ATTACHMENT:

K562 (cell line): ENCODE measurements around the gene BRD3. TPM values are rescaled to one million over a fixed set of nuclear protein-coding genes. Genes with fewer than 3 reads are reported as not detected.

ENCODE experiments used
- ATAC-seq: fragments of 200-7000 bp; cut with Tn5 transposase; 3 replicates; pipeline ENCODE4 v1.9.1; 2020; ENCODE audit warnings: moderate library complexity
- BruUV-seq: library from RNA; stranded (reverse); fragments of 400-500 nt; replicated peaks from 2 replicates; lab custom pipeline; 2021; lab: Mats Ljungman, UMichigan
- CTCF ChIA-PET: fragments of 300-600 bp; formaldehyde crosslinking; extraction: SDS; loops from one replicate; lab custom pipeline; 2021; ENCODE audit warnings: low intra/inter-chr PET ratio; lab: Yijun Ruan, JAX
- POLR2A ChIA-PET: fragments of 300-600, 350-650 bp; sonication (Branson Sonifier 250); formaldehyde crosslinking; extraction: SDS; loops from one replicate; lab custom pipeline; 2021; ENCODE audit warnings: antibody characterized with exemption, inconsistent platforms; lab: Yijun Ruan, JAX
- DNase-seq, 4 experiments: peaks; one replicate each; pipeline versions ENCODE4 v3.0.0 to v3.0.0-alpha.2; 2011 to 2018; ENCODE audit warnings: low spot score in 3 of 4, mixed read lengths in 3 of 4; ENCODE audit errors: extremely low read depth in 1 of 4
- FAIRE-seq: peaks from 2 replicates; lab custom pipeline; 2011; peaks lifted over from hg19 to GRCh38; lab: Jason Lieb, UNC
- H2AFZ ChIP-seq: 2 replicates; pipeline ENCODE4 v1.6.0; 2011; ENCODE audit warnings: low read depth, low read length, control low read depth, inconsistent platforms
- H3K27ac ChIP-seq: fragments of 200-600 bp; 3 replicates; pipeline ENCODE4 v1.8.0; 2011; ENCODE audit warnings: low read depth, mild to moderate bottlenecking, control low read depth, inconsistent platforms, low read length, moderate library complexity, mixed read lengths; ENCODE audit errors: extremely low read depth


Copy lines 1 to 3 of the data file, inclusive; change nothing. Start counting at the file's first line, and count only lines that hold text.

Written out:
K562 (cell line): ENCODE measurements around the gene BRD3. TPM values are rescaled to one million over a fixed set of nuclear protein-coding genes. Genes with fewer than 3 reads are reported as not detected.

ENCODE experiments used
- ATAC-seq: fragments of 200-7000 bp; cut with Tn5 transposase; 3 replicates; pipeline ENCODE4 v1.9.1; 2020; ENCODE audit warnings: moderate library complexity